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Prostate Cancer Diet


A prostate cancer diet is extremely important if you have been diagnosed with prostate cancer — medical treatment is of course absolutely essential, but at the same your diet has substantial impact on the progression of the disease and should be modified appropriately. Prostate cancer does not commonly cause death, but this is primarily because it usually occurs later in life and progresses relatively slowly. It is certainly a dangerous disease, and if detected early and treated promptly, along with diet and lifestyle modification, it can be managed quite well.

Diet and prostate cancer
Prostate cancer and nutrition have a definite and proven link. There are certain dietary excesses that can increase the risk of developing prostate cancer, while certain foods are able to actually decrease the risk of developing prostate cancer by 30 percent, or in fact any cancer. Deficiencies of these foods can on the other hand increase the risk.

Even if the disease has already set in, the same dietary rules apply — certain foods fight the disease, while others tend to speed up its progress. Substances that help fight prostate cancer include vitamins and selenium, a kind of mineral. In extremely small amounts, selenium is an essential nutrient, and a deficiency of selenium seems to be a common factor among men who develop prostate cancer. Selenium can be obtained from meat, fish, eggs, and nuts. Fish and nuts provide the most benefits with the least associated risks. A good prostate cancer diet would be one that regularly provides you with a variety of fruits and vegetables, so as to ensure that you get all the necessary vitamins and minerals. Certain plant sources of food, such as soy and broccoli, are particularly beneficial, as they contain phytoestrogens and other phytochemicals that seem to have a therapeutic effect against prostate cancer. Lycopene is one phytochemical that has received attention recently, as preliminary research suggests that it may prevent prostate cancer. Lycopene is best obtained from tomatoes, so you should eat at least a cup of tomatoes or tomato products a week. Vitamin E and vitamin D also seem to be beneficial, and can be obtained from nuts, leafy vegetables, and fish. Green tea should also be a regular part of any diet for prostate cancer, as the polyphenols in the tea are thought to have a therapeutic effect.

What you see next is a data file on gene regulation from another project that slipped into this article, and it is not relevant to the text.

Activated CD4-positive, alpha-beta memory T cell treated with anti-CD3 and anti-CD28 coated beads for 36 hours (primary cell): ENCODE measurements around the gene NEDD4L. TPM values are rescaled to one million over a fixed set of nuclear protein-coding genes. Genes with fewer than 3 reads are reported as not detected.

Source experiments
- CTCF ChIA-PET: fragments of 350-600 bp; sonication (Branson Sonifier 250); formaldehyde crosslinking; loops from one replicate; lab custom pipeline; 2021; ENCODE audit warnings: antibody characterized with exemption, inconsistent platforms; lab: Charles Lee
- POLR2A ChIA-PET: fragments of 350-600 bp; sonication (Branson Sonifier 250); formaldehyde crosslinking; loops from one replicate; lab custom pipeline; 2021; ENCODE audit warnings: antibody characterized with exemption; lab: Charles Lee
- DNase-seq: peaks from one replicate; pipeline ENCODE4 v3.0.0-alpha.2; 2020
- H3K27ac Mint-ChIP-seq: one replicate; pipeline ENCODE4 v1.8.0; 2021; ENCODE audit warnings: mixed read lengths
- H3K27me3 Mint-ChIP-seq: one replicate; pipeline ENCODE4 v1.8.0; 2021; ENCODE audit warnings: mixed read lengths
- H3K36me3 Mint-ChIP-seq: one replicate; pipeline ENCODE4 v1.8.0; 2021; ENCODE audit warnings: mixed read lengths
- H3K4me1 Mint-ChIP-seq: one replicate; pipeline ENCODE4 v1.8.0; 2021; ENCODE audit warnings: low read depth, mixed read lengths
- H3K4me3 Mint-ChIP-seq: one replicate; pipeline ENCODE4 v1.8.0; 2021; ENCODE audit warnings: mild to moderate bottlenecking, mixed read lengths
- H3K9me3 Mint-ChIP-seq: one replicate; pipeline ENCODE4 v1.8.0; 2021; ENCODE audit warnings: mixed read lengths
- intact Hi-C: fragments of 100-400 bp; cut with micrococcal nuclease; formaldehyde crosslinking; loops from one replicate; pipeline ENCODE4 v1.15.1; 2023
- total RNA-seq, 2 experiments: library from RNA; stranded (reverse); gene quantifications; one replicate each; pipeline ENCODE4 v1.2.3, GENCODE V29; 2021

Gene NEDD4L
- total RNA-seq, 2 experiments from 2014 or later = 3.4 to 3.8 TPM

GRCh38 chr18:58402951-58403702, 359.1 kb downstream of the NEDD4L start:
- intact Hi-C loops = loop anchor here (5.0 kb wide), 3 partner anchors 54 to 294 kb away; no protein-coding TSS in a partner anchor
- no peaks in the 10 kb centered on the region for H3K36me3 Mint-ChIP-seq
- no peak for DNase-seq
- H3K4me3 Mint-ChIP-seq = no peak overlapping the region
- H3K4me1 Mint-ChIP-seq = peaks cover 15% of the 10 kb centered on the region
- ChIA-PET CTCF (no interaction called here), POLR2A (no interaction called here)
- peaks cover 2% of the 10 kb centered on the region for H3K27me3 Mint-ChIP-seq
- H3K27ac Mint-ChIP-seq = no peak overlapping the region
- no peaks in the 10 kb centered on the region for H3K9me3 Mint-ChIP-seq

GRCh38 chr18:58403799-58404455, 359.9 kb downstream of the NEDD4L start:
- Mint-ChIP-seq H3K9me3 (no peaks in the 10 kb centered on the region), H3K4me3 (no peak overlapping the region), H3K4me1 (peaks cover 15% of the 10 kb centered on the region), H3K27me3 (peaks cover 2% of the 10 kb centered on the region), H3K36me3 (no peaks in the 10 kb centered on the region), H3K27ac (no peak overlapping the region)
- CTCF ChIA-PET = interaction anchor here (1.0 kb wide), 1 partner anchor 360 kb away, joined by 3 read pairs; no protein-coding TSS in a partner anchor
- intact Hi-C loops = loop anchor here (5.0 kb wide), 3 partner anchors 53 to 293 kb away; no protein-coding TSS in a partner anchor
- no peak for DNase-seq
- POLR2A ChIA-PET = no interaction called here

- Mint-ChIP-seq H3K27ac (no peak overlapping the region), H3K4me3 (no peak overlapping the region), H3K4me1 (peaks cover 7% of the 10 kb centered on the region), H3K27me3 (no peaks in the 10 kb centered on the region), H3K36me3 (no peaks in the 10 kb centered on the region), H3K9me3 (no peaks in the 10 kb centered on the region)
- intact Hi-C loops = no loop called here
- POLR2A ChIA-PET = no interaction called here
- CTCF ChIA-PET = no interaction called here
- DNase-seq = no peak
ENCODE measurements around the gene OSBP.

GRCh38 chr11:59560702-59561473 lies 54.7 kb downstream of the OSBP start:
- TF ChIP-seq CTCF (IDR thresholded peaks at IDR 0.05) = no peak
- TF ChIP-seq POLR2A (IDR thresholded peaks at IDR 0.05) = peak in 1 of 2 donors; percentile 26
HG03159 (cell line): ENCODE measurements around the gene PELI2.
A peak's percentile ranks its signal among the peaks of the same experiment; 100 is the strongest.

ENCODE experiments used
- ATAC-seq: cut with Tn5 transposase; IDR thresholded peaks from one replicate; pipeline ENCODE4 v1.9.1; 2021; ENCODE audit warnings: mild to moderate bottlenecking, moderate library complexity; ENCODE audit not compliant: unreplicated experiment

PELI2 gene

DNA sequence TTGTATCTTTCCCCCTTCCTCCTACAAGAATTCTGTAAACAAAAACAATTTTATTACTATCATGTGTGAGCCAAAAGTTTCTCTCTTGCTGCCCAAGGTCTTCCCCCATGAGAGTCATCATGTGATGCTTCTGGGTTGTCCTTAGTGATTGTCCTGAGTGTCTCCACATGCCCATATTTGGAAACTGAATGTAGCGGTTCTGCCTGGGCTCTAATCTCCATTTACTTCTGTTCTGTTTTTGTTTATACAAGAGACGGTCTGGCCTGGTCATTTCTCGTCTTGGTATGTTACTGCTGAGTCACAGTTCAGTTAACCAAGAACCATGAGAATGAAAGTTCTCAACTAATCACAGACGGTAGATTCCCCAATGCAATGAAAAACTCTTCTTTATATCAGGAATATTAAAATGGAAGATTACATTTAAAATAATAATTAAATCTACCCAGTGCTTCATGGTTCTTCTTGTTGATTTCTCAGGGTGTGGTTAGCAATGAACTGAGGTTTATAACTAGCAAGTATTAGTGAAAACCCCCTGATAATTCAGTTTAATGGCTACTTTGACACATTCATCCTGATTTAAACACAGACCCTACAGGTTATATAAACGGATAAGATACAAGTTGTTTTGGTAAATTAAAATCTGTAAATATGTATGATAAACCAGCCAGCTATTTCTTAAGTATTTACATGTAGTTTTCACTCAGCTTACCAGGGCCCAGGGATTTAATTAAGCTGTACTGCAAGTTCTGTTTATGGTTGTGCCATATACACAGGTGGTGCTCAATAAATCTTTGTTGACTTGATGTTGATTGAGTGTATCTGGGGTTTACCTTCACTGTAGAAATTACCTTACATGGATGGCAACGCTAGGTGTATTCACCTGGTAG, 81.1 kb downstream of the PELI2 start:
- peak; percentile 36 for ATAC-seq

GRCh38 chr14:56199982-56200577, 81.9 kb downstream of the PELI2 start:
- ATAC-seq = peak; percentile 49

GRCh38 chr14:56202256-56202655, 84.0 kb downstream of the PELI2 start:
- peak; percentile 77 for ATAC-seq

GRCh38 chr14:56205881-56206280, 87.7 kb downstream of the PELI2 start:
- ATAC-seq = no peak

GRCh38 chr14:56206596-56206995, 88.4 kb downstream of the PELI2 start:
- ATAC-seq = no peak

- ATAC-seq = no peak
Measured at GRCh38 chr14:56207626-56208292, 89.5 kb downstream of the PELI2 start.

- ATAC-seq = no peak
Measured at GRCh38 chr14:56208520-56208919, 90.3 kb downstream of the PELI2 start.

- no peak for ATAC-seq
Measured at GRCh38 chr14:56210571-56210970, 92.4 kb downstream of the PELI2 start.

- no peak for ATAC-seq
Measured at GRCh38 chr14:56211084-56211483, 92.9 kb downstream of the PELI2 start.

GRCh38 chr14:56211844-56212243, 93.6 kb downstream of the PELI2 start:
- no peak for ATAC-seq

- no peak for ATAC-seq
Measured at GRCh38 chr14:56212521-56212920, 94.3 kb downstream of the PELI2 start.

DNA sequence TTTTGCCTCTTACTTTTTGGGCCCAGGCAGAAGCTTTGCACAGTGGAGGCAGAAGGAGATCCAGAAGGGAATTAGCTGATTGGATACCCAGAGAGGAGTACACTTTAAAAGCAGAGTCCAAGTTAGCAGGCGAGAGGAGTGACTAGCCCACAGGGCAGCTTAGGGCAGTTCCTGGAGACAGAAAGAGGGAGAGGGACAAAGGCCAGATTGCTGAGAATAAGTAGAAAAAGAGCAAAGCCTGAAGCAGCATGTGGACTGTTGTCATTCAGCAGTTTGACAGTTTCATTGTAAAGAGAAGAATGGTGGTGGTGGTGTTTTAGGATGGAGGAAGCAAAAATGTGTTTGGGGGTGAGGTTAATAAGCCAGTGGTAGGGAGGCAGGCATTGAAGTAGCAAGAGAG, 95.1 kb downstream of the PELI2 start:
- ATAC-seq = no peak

If you are suffering from prostate cancer, these dietary guidelines will serve you well. In addition, like any other diet, a prostate cancer diet must be accompanied by a healthy lifestyle, with regular exercise and minimal stress.

Submitted on September 4, 2008